The University System of Maryland Board of Regents have appointed Darryll J. Pines, longtime engineering dean at the University of Maryland College Park, as the campus’ next president.
Pines’ appointment takes effect July 1. He replaces Wallace D. Loh, who announced he would retire in late 2018.
The Regents’ decision was announced Wednesday evening.
“The University of Maryland, College Park is a world-class institution, and Dr. Pines brings to the position a wealth of experience,” Regents Chairwoman Linda Gooden said in a statement. “He knows intimately the strengths of the faculty, the energy of the students, and the circle of legislative and philanthropic support both in the State of Maryland and beyond. I can’t think of a better person to build on the excellence at the university and take it to even higher levels.”
Pines has spent 25 years at the College Park campus and has been dean at the A. James Clark School of Engineering since 2009.
“As professor and dean of engineering, I am well acquainted with and have long admired the outstanding faculty, the executive leadership, and the passionate and civically engaged alumni and students who make Maryland such a special place,” Pines said in a statement. “I’m excited by this new challenge and can’t wait to listen, learn, and lead this incredible university.”
As dean, Pines led the development of the Clark School’s 2020 Strategic Plan, which included raising student retention, promoting engineering education in high school and increasing the impact of research programs. The engineering school’s one-year undergraduate retention rate and five-year graduation rate are 91 percent and 75 percent, respectively — among the top at public flagship universities in the U.S.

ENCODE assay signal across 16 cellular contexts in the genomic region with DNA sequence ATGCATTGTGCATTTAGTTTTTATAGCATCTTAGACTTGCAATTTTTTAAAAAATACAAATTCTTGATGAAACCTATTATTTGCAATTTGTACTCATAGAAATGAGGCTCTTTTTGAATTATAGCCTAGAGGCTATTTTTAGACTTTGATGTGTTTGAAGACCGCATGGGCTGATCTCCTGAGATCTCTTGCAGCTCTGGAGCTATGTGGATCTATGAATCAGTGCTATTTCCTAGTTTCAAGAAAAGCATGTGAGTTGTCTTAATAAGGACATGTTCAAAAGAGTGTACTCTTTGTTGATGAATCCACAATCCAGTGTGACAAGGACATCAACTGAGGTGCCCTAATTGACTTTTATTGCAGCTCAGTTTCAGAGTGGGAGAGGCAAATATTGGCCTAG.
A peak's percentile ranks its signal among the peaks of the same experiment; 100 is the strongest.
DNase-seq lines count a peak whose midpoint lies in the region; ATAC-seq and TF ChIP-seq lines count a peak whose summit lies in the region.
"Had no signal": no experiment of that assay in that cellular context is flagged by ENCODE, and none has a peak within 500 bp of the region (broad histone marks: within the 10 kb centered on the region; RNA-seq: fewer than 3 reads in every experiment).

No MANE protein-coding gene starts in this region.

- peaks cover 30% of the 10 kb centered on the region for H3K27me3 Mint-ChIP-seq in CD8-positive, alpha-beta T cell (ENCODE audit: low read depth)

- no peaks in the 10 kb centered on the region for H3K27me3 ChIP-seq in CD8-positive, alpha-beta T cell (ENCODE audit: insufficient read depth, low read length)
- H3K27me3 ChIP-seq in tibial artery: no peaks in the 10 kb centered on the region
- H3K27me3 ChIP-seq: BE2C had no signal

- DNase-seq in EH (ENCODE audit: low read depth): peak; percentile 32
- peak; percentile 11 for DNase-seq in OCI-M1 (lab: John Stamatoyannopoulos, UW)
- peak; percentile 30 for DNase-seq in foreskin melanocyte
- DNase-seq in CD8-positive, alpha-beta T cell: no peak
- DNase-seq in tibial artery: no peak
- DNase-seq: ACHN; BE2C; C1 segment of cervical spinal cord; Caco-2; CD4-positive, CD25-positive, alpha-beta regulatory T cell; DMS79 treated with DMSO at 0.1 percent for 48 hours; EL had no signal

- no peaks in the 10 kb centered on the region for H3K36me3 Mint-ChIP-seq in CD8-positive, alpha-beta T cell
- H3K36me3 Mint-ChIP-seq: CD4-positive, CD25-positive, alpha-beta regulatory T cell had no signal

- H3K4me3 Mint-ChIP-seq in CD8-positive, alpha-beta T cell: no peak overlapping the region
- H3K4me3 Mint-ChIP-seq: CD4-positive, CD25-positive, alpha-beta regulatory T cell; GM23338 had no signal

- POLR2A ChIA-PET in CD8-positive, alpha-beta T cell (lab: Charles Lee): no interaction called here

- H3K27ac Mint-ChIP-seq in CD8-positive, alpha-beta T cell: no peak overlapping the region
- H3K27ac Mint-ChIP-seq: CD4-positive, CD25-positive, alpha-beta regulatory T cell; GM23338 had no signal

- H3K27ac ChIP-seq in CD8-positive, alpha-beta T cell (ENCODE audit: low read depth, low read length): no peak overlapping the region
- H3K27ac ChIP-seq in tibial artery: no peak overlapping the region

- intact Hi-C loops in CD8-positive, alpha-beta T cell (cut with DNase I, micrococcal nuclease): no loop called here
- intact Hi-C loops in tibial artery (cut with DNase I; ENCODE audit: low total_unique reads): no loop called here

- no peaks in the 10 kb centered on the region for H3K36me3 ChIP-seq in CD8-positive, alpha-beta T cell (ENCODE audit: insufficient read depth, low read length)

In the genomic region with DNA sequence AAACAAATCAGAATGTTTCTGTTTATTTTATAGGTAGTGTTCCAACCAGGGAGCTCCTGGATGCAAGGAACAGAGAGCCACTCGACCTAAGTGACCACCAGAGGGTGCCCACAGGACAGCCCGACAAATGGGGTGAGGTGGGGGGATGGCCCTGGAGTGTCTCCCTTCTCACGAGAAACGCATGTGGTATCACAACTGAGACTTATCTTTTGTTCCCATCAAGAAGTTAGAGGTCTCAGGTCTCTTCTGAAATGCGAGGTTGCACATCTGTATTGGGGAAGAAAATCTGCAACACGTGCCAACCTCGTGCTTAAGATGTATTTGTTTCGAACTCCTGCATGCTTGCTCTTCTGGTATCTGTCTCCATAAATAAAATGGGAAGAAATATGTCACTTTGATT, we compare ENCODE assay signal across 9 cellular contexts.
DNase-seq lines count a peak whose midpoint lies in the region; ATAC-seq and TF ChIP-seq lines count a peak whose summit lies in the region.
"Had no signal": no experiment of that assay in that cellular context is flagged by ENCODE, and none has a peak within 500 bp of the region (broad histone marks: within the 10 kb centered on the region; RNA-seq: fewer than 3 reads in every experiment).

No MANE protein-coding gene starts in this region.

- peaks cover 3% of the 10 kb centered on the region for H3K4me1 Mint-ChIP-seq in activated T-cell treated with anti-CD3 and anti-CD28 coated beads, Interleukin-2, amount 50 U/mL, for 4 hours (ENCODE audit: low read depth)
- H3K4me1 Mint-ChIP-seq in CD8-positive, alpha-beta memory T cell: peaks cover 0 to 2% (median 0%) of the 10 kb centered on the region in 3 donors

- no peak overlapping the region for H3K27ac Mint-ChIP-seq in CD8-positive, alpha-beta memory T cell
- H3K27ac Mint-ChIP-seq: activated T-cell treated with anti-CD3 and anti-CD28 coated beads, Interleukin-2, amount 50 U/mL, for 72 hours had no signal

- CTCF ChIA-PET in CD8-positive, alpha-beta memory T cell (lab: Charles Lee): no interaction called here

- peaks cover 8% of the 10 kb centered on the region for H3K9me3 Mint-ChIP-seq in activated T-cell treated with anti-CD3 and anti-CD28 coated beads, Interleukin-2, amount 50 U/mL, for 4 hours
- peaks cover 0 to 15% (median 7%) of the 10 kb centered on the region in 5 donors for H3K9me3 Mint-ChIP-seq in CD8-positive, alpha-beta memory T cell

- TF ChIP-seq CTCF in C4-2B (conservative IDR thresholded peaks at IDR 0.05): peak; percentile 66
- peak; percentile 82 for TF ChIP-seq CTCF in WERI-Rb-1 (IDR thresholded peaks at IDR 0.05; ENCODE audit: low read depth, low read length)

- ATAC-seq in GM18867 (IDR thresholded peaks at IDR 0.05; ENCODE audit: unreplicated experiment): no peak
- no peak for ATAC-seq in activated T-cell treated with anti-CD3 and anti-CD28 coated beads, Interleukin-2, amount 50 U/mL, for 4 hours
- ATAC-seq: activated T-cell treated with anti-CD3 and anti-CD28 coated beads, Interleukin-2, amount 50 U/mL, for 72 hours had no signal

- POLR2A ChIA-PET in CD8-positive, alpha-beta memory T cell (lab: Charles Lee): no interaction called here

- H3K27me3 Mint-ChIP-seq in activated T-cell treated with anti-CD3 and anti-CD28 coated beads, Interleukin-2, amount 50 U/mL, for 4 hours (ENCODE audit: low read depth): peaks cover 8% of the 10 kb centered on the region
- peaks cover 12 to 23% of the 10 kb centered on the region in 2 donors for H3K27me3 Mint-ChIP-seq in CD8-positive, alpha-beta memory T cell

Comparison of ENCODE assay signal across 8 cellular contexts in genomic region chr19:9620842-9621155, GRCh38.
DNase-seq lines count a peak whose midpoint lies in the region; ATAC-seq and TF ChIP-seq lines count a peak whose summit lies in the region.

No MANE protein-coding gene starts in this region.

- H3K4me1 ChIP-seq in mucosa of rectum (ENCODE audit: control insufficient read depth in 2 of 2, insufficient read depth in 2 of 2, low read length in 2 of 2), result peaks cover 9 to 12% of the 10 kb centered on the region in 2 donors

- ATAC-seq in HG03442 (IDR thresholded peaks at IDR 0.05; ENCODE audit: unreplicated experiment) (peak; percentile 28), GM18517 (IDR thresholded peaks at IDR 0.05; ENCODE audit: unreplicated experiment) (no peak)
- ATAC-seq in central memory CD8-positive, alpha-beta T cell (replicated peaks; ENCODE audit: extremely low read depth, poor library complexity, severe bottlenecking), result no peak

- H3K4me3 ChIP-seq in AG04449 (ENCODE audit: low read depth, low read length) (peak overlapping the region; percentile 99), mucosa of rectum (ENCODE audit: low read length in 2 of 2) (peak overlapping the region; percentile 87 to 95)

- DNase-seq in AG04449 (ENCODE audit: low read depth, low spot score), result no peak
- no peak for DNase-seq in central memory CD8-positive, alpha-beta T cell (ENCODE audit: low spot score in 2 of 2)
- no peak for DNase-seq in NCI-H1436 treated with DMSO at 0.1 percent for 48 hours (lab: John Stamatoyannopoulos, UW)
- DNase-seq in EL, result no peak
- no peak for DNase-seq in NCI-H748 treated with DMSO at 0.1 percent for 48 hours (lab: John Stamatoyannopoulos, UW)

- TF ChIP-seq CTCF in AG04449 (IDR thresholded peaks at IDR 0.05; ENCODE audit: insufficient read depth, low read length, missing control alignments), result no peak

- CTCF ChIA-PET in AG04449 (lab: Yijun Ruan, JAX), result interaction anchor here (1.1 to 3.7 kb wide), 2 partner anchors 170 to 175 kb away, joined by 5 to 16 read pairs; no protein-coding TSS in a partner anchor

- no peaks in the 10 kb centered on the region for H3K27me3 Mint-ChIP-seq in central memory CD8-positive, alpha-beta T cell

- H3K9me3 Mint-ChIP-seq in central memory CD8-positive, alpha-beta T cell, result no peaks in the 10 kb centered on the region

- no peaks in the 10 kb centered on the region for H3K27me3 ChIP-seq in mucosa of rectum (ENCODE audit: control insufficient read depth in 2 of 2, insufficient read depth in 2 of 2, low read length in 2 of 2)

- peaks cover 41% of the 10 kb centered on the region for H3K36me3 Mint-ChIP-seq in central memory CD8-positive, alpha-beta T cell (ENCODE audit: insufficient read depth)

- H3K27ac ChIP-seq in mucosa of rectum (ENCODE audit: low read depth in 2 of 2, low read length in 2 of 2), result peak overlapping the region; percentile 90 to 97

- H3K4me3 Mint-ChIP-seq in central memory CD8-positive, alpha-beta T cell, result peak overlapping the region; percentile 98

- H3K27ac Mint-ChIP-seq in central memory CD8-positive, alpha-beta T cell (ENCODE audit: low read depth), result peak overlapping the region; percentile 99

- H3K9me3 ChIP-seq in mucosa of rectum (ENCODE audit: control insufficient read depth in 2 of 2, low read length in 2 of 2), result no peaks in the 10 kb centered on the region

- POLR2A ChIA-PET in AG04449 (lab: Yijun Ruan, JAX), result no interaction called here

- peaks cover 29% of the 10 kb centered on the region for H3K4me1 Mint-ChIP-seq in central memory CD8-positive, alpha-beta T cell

At the Clark School, the number of tenured and tenure-track women and underrepresented faculty has more than doubled under Pines’ leadership, according to the Regents’ press release.
He is also the secretary for the Executive Committee of the National GEM Consortium, a national nonprofit providing programming and fellowships to increase the number of underrepresented minority graduate students pursuing STEM fields.
Pines’ current research focuses on structural dynamics ― including smart sensors, and adaptive, morphing, and biologically-inspired structures, as well as the guidance, navigation, and control of aerospace vehicles.
Pines has served as a board member for major corporations and nonprofit institutions. During a leave of absence from the university from 2003 to 2006, Pines served as program manager for the Tactical Technology Office and Defense Sciences Office of the Defense Advanced Research Projects Agency (DARPA). While at the Lawrence Livermore National Laboratory, Pines worked on the Clementine spacecraft program, which discovered water near the south pole of the moon.
His success in fundraising was also highlighted by the Regents. In the university’s most recent $1 billion campaign, the engineering school raised more than $240 million. In a current fundraising effort, the Clark School has already raised $503.9 million, more than its goal of $500 million. In 2017, Pines and the engineering school secured a $219.5 million investment from the A. James & Alice B. Clark Foundation — which was, at the time, the sixth largest gift ever to a public university.
Loh has led the College Park campus since 2010.
Top leadership within the university have faced criticism in recent years for the handling of an adenovirus outbreak that claimed the life of a campus freshman and for the way they handled a series of personnel decisions after the practice-related death of football player Jordan McNair.
After past members of the Board of Regents recommended reinstating football coach DJ Durkin in the fall of 2018, Loh announced a day later that he’d fired the coach. He announced his own retirement simultaneously, but was later persuaded to remain in his position until this coming summer.
In a statement, Perman called Pines “exactly the right kind of leader at exactly the right time” for the College Park campus.
“This is the first major appointment since I became chancellor, and it’s something that I felt we had to get absolutely right,” Perman said. “…I’m especially grateful that Darryll and I share a passion for ensuring that any Marylander who desires a higher education has the opportunity to receive one.”